A defining challenge for commanders and staff is creating a shared understanding of their operational environment, their operation’s purpose, its problems, and approaches to solving them. Both armies are unprepared and disorganized in the Battle of San Juan Hill, which in return cause them defeat in different parts of the battle. MAJ General Shafter did a poor job of understanding his operational environment, which caused him the inability to share this information with his soldiers. He did not recon the original area in which the soldiers were to enter Cuba.
If he had done a recon on the terrain of Cuba, then he would have known there was no way to dock the naval ship on the beach. Instead his men and horses had to swim to shore. In addition, Shafter did not realize how unreliable camino real was until they arrived and started pulling heavy equipment through this route. Camino real was tactically significant, since it was the route the Americans would take to maneuver into their offensive positions. The road was unable to handle all the men and equipment. Heavy artillery would have to remain behind.
If the Americans would have had some of their heavy weight guns during the battle, they may have been more efficient at destroying the enemy, and they could have prevented many casualties. The hills had trenches in which Shafter did not take into account which allowed the Spaniards to have an advantage attacking position. Many casualties are sustained, which could be prevented if MG Shafter knew the terrain features within Cuba. Major General Shafter had not properly analyzed the enemy’s capabilities. The Spaniards were using smokeless weapons which, made it hard to determine where the firing was coming from.
Shafter’s incompetence in understanding the operational environment, caused the Americans unnecessary casualties. Disciplined initiative is an action in the absence of orders, when existing orders no longer fit the situation, or when unforeseen opportunities or threats arise. MAI General Shafter did not issue orders because he felt his generals “were experienced officers. ” With that said, there were occasions where the soldiers are pinned down by the Spaniards and decided to take cover in the thick brush. The units were waiting for orders from Shafter, but with the wait came more casualties.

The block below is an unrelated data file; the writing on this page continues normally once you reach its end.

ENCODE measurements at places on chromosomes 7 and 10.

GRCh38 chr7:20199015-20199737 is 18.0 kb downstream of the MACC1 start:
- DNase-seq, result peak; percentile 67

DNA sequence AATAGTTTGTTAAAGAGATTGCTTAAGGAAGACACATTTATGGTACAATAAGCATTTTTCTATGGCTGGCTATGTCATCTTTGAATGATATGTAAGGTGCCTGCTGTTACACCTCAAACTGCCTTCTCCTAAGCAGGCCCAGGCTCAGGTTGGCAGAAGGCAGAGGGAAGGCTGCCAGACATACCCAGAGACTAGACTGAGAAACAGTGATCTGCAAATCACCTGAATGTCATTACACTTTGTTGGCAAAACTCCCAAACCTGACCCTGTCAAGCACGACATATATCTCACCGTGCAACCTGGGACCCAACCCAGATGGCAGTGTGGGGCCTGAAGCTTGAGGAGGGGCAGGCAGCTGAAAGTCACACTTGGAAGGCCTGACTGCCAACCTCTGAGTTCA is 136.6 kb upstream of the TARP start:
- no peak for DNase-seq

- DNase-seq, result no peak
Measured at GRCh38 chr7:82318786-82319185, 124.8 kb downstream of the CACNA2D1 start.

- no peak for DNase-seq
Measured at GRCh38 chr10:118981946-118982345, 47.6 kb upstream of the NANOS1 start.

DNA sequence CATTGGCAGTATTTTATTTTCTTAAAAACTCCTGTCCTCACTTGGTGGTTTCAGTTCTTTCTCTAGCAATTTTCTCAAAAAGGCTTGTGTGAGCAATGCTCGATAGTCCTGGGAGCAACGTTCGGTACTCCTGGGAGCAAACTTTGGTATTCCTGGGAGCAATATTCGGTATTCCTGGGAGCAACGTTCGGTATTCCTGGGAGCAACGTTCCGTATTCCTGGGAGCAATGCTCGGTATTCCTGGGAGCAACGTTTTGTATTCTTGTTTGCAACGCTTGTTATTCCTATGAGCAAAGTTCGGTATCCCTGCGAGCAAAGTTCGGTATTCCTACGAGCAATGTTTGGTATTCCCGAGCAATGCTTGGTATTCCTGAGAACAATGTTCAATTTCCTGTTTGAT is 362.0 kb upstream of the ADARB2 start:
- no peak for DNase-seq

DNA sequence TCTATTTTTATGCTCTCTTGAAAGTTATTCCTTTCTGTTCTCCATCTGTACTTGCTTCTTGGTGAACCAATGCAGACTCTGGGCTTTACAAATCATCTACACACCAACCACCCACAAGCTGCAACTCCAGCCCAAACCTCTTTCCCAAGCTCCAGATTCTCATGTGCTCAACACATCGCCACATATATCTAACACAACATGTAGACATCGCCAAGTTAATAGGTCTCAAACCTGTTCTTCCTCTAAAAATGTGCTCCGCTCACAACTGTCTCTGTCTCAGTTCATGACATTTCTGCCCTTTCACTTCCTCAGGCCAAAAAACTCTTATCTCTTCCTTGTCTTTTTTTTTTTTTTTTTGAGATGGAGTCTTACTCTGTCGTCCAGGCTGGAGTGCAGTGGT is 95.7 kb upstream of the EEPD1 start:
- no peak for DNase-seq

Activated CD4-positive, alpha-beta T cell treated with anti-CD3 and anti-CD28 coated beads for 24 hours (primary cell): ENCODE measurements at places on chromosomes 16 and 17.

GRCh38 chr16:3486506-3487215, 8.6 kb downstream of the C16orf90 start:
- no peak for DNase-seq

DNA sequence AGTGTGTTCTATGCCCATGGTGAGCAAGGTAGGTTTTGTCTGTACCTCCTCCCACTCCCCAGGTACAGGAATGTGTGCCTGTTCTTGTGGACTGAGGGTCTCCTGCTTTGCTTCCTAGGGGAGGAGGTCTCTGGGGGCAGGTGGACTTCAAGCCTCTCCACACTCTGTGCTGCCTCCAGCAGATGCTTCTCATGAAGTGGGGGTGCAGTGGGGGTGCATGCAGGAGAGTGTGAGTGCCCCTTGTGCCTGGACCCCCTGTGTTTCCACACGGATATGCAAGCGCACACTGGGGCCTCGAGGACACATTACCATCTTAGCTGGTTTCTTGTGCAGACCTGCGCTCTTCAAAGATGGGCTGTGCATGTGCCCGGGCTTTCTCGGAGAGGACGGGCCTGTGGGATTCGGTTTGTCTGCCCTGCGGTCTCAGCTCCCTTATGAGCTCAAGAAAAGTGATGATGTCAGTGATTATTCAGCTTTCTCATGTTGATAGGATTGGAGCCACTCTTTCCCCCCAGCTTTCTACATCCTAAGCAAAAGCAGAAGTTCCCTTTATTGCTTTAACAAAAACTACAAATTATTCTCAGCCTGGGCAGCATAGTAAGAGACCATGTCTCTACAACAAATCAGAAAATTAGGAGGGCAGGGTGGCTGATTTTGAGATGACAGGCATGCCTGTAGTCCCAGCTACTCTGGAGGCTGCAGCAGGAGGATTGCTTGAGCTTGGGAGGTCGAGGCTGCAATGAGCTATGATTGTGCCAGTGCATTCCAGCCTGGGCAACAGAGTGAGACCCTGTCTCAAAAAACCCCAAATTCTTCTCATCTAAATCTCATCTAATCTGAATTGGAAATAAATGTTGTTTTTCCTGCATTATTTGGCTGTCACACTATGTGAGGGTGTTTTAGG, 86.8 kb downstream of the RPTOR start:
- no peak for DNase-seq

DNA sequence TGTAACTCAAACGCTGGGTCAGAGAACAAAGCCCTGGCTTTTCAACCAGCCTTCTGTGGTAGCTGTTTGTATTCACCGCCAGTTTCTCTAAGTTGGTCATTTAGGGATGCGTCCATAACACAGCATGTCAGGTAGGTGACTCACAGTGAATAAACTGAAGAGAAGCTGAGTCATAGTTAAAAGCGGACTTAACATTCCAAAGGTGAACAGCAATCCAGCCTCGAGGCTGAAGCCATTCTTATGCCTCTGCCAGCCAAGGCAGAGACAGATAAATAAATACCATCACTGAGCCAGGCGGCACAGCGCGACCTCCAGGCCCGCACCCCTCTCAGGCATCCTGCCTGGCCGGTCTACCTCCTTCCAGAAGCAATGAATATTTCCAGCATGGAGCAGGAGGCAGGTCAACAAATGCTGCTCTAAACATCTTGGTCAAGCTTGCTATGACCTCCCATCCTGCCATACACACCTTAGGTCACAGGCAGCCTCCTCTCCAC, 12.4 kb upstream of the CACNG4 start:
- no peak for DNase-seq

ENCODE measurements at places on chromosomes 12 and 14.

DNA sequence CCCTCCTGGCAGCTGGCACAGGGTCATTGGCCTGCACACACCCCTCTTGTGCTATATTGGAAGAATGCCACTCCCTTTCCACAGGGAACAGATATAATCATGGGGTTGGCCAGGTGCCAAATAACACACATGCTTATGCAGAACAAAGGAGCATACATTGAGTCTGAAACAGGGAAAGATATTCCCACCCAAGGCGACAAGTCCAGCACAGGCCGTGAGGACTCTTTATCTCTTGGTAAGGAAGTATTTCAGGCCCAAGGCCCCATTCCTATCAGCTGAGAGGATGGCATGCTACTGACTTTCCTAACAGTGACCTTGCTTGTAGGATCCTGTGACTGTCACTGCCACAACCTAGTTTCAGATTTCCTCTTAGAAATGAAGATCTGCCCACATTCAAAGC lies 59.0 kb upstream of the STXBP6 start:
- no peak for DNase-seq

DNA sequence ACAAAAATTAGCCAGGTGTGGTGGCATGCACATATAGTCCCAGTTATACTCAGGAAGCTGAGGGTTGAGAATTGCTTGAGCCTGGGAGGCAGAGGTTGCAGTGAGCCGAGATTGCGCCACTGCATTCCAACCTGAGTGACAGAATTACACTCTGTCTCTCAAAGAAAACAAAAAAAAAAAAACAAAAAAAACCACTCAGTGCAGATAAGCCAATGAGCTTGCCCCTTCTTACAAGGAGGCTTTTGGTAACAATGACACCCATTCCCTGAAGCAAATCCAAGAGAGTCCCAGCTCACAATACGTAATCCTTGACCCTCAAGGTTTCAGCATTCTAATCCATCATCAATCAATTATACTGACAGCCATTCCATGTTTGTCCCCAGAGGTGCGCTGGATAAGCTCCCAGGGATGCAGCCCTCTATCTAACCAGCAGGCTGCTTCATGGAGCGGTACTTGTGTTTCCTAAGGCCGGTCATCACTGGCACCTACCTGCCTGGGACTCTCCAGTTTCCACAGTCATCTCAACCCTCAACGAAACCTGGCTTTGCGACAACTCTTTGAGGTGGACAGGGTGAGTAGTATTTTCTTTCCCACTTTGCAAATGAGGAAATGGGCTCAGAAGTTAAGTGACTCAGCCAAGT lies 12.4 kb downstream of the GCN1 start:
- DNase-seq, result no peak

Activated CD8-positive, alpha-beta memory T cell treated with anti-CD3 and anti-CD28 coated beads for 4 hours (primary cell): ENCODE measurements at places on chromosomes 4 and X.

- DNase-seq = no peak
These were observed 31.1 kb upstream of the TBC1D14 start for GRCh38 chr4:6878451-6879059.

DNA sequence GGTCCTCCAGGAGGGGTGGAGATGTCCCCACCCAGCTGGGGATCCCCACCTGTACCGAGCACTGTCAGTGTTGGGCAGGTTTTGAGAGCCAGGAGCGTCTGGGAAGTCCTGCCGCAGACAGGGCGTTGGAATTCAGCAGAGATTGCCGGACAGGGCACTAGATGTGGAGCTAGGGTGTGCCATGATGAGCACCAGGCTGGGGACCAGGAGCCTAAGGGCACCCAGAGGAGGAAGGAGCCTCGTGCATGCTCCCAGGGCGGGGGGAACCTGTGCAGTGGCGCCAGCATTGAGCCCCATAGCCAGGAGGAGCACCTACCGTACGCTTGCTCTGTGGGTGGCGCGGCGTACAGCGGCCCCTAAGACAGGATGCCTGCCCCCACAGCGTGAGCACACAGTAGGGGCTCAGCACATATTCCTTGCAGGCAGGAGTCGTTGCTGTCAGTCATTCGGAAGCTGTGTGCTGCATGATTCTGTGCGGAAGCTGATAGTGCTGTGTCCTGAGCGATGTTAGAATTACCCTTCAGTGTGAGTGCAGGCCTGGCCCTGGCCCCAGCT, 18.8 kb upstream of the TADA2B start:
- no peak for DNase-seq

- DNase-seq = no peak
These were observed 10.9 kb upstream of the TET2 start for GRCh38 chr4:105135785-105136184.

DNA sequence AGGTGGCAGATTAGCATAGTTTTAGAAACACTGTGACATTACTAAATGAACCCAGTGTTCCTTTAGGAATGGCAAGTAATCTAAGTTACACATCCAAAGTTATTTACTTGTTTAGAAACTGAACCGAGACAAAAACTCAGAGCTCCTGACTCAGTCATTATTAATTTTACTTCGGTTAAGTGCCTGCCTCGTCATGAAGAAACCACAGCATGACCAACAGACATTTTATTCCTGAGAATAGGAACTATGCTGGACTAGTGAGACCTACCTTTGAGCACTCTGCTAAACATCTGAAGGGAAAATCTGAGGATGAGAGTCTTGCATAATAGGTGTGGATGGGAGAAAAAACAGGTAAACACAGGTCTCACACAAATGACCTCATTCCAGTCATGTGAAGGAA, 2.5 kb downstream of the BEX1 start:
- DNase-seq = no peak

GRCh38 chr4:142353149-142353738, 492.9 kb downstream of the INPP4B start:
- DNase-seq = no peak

Colonel Theodore Roosevelt, Lieutenant Jules Ord, and Lieutenant John Parker may not have been generals, but they were brave leaders who decided to take initiative in order to take the hill instead of being sitting ducks for the Spaniards. MAJ General Shafter gave concise orders to take the hill in order to get to Santiago but it was the subordinate leaders who took the initiative and creativity to complete his orders. In conclusion, MAJ General Shafter was unable to create mutual trust and shared understanding between himself and his subordinates.
He was successful in getting his subordinates to exercise disciplined initiative. Although he won the battle at San Juan Hill, in future battles mutual trust, shared understanding, and exercising disciplined initiative are a must. Without shared understanding you cannot have mutual trust and disciplined initiative among subordinates. Also, disciplined initiative is unattainable if subordinates do not understand the final goal of the mission, or they do not trust the person giving the orders. This will ensure a successful battle with less error than the Battle of San Juan Hill.